Camera Mounts


A microscope camera mount (also known as a lens mount) is an essential piece of hardware that interfaces between a scientific imaging camera and photo port of a microscope. This is an essential interface that secures the camera to the microscope. Without the correct camera mount, a camera cannot be used correctly with a microscope system.

There are several factors to consider when selecting a camera mount, particularly, the type of microscope the camera needs to mount to, the make and model of the camera being attached and whether additional optics within the camera mount are required or desired. This will help determine which type of mount is necessary.

Mount Basics

A camera mount comprises of three main parts:

  1. The connection to the camera (C-mount, F-mount, T-mount)
  2. Optics in the mount (additional relay lens)
  3. The connection to the photo port (microscope specific)
Figure 1: The different components that comprise a camera mount. 1) The connection to the camera itself, which will be standard C or F mount usually, B) Optics within the mount which are not readily seen from the exterior, and C) The connection to the photo port that is microscope specific. C Mount image is taken from

Firstly, it is necessary to know what type of camera the mount needs to attach to as this will generally determine what type of thread the mount should have, whether it will be a C- or an F-mount for example. As camera mounts are standardized, any C-mount camera can use any C-mount adaptor (on the camera connection side).

Secondly, it is important to match the camera mount to the microscope system. The microscope connection end of the mount will be specific for the photo port of the microscope brand it is designed for. Therefore, different microscopes will require different mounts to ensure successful attachments and mounts cannot usually be switched between different microscope brands.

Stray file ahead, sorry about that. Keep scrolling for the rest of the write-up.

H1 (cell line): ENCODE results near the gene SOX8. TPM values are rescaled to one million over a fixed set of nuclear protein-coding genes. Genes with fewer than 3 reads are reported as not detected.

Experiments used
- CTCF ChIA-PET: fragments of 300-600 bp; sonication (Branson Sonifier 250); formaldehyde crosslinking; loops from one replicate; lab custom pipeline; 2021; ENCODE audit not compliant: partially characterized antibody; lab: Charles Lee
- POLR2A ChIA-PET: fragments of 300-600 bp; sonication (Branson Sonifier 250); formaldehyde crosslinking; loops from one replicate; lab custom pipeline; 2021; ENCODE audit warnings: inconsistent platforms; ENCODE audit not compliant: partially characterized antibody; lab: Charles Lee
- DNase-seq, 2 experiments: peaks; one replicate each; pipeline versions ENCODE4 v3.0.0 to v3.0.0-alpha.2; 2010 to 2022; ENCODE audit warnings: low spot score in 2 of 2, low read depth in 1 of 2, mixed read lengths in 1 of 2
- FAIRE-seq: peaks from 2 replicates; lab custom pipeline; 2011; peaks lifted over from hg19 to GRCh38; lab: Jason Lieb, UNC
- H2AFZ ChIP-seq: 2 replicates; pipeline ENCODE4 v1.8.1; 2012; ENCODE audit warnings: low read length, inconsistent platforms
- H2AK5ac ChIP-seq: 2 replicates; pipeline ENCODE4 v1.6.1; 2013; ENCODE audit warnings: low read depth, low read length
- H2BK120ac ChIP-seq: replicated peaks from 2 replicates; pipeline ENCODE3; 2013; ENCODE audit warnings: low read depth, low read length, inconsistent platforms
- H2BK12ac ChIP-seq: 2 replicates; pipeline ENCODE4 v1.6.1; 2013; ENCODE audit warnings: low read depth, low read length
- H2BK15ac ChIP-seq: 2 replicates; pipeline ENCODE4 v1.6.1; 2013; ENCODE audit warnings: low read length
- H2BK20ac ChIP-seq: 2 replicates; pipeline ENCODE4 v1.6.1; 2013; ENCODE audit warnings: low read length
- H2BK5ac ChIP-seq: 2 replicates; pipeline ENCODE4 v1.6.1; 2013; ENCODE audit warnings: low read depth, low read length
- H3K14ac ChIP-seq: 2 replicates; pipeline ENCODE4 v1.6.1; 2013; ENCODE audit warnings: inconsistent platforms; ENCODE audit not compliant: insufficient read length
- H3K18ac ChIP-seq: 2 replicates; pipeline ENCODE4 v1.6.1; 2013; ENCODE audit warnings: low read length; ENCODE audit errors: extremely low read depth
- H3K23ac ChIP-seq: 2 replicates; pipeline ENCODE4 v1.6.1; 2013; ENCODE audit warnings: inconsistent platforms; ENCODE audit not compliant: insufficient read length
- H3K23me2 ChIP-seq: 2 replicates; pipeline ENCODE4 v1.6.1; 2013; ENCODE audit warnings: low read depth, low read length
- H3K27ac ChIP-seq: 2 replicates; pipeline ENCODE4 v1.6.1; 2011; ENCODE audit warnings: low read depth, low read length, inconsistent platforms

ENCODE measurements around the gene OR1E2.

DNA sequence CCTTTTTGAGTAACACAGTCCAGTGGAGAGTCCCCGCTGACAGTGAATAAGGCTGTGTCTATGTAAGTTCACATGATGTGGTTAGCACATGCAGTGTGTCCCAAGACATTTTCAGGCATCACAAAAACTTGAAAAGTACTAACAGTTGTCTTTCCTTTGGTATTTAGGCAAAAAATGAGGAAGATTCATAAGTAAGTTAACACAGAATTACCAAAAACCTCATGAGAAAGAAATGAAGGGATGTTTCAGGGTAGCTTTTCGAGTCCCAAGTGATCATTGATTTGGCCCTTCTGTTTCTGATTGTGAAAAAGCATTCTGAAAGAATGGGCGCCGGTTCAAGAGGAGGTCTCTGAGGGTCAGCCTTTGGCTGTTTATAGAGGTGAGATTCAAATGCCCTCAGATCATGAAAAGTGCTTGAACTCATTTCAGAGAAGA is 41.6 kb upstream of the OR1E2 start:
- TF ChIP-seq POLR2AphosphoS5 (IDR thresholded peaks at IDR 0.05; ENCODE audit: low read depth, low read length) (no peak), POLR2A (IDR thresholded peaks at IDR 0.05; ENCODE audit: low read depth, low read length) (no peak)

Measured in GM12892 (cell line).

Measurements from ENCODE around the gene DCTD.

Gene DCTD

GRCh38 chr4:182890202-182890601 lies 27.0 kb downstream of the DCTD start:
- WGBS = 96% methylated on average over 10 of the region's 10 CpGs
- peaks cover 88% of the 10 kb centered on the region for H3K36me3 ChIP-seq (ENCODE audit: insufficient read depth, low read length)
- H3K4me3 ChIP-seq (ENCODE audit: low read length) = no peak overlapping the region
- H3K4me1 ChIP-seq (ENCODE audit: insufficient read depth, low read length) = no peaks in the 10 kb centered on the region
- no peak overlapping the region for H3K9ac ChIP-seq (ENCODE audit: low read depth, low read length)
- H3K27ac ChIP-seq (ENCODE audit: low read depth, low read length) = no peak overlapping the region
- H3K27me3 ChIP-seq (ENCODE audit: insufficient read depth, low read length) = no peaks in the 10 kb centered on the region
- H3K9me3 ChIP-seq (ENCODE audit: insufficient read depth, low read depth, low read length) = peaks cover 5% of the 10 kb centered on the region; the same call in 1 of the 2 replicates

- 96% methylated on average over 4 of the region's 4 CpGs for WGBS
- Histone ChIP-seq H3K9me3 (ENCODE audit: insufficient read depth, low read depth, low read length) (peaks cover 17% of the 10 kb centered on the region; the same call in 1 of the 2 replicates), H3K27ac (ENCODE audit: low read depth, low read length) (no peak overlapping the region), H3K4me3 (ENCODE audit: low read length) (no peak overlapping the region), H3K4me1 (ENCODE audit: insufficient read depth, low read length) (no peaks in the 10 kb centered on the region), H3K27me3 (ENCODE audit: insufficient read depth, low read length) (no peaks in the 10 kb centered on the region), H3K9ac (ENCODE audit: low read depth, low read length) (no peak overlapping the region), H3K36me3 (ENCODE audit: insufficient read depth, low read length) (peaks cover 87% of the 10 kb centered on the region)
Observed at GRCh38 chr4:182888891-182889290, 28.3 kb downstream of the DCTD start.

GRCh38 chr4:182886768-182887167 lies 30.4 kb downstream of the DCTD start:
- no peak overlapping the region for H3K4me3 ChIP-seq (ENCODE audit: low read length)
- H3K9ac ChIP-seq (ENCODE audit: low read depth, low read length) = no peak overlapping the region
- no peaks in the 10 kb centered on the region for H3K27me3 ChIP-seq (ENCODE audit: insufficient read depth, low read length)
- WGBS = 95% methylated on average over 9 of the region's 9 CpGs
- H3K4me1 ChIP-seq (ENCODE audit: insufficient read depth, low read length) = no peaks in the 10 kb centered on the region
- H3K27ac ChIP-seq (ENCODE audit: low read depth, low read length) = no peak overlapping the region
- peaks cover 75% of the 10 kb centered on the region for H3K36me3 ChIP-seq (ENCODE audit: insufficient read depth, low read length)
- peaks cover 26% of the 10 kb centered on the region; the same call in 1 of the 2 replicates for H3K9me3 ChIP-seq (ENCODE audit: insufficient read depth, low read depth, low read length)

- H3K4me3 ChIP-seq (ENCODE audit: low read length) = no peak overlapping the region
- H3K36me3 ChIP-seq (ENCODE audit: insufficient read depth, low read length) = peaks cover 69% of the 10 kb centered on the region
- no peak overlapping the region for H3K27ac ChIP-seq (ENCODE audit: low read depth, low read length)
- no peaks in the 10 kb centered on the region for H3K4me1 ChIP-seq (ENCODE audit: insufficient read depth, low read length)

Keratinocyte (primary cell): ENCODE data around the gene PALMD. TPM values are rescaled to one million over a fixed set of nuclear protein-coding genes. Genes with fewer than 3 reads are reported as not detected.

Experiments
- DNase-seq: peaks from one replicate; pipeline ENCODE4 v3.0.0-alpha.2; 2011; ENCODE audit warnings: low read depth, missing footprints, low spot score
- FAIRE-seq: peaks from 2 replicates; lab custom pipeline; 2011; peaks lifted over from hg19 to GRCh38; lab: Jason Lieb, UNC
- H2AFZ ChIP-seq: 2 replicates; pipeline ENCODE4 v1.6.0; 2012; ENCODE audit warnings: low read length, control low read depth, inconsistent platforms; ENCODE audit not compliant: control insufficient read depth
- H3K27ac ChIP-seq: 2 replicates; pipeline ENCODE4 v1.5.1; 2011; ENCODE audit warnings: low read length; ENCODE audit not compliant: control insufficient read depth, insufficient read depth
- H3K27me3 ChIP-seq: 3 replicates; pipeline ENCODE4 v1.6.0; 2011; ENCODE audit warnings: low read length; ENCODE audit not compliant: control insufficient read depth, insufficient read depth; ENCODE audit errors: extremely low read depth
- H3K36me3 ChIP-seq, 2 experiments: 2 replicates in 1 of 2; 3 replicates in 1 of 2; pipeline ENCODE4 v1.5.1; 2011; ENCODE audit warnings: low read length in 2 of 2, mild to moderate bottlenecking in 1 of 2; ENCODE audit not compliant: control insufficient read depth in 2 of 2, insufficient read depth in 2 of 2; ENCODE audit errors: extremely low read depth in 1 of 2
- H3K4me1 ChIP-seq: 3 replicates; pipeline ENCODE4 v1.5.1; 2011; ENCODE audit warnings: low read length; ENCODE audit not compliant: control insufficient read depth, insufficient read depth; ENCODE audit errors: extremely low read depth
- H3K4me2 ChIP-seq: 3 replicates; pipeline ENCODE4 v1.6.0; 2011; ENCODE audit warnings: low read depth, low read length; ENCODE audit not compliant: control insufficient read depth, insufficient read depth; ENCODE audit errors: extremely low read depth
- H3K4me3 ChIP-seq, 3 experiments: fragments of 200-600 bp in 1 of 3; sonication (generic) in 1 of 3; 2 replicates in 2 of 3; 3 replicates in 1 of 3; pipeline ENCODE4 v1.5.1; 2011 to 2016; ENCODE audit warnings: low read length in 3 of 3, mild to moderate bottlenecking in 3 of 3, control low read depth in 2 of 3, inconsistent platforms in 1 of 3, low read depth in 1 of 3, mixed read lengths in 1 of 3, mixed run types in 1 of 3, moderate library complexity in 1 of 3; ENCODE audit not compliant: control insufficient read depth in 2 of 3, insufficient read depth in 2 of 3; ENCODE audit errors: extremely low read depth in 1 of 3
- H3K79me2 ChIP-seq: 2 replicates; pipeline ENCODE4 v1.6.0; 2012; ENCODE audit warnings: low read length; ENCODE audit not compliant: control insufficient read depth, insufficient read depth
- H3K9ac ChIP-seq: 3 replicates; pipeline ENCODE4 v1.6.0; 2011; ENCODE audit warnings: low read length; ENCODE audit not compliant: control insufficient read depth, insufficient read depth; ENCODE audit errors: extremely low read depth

Finally, all microscopes will have different diameter photo ports and the formation of the image will occur at different distances away from the ports, so additional relay optics might be desired if the components are not carefully picked to optimize factors such as magnification, resolution, and FOV. However, where possible, additional optics should be minimized in systems as additional lenses contribute to loss of light and reduction in image quality.

Different microscopes will also have differences in their configuration and optics and will, therefore, have different focal points. Ensuring the correct mount is selected will also ensure that optimal image quality is obtained. If an incorrect mount is used for the microscope, things such as parfocality (ability to focus at both the eyepiece and camera) and focus will not be maintained, thus the image quality will suffer.

Using Additional Optics In Camera Mount Adapters

Additional optics are often referred to as tube lenses or relay lenses and these are typically used to trade-off the FOV of the microscope, effective pixel size, and the resolution.

Due to the nature of the microscope photo port (which is typically circular) and the available camera sensor field of view (typically rectangular or square), the camera FOV will never exactly match the full area possible on the microscope. Therefore, it is common practice to match the circular diameter of the microscope photo port with the rectangular diameter of the camera sensor, such as an 18.66 mm diagonal sensor used with a 19mm diameter photo port (Figure 1). A larger sensor camera could be used but then there would be vignetting at the corners of the image which is to be avoided.

It is optimum to match the FOV of the microscope to the FOV of the camera, however, it is also possible to image with camera sensors that are smaller than the maximum FOV of the microscope. In this case, the image FOV will be smaller than the maximum available microscope FOV but this can be compensated for by using mounts with additional optics to demagnify the image.